Volume 34 Number 5
Flight of Failure
By Michael Desmond | May 2019
Two fatal crashes in five months. Not since the Dehavilland Comet in 1954 (bit.ly/2D0z51d) has a new commercial jet airliner suffered this kind of calamity so early in its life. A pair of Boeing 737 MAX aircraft, introduced just last year, crashed minutes after takeoff, when Lion Air 610 (LI610) plunged into the Java Sea off Indonesia in October 2018 and Ethiopian Airlines 302 (ET302) crashed just outside of Addis Ababa in February. In all, 346 lives were lost.
I’ve written about airline accidents before (“Chain of Disaster,” msdn.com/magazine/mt573708), exploring the role that automation and instrumentation played in the 2009 crash of Air France 447. And in the recent 737 MAX accidents, some of the same issues are cropping up. Commercial aviation has become significantly—even remarkably—safer over the past 30 years, but when accidents do happen, it’s often at the intersection of automated systems and the pilots who command them.
In the case of the 737 MAX, a system introduced to ease the aircraft’s nose down at certain points of flight malfunctioned at the worst possible moment—just after takeoff. The Maneuvering Characteristics Augmentation System (MCAS) was designed to make the 737 MAX behave more like its predecessor, the widely deployed 737NG, by counteracting a tendency in the new jet to at times pitch up when under power with the nose high. The goal was to make the 737 MAX and NG so similar to fly that no simulator training was needed for NG pilots, potentially saving airlines millions of dollars.
And there’s the rub: MCAS had to be pretty much invisible. Adding instrumentation to the cockpit or publishing procedures specific to erroneous MCAS activation could mandate simulator training. So when an angle of attack (AoA) sensor failed on LI610 and tricked MCAS into thinking the plane’s nose was way too high soon after takeoff, it caught the crew unprepared. The pilots repeatedly countermanded the nose-down trim from MCAS, only for the system to redouble the down force moments later, ultimately resulting in a high-speed dive.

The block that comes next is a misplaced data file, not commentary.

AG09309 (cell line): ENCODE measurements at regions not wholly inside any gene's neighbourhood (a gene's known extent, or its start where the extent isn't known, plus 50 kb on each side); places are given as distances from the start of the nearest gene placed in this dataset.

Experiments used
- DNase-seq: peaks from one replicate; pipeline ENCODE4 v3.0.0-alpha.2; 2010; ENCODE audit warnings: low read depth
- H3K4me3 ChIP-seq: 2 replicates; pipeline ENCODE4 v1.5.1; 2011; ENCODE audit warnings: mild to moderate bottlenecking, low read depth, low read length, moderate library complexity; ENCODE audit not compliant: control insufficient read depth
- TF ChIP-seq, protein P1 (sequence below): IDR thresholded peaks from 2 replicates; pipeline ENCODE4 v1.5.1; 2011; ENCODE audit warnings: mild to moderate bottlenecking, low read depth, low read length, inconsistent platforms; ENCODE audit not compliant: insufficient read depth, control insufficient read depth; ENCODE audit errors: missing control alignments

Five months later ET302 encountered the same phenomenon. Investigators reported that the crew responded appropriately, disabling the trim motors in the tail to keep MCAS from forcing the nose further down. But now the pilots had to wrestle with a physical trim wheel, using cables to move the stabilizers at the back of the plane. Unfortunately, at the high speed the jet was traveling, aerodynamic forces made this impossible. When they re-engaged the trim motors in a bid to raise the aircraft’s nose, MCAS almost immediately pushed the nose down and the crew lost control.
The investigation into the accidents is ongoing, but hard lessons are emerging. Among issues being discussed in its implementation:
Data validation: The AoA sensor data in each accident was clearly anomalous, yet MCAS remained activated throughout each event. By contrast, automated systems like autopilot typically fall back to manual control when fed incoherent data.
Redundancy: MCAS activated based on input from just one of the two AoA sensors on the 737 MAX fuselage. Implementing a second sensor would significantly reduce the risk of inadvertent activation.
Conditional code: MCAS activated in response solely to high AoA values. Adding logic to account for airspeed, altitude and pilot input might prevent unwanted activation—for instance, MCAS could be coded to disable if a pilot commands trim up after an MCAS input.
Mission scope: MCAS has been described as an enhancement to make the 737 MAX fly and feel to pilots like a 737NG. Yet the software repeatedly counteracted pilot commands and ultimately trimmed to maximum deflection.
Transparency: MCAS had no UI—no visual or aural indication that it had activated or encountered a failure state—and no published failure checklist for pilots. The assumption was pilots would interpret unwanted MCAS activation as a runaway trim motor and use that checklist to shut down the motor.
While the flaws in MCAS are likely resolvable, the larger question remains of how this system ended up in an FAA-approved aircraft design. I expect the lessons of the 737 MAX and MCAS will inform software and systems development for decades to come.
Michael Desmond is the Editor-in-Chief of MSDN Magazine.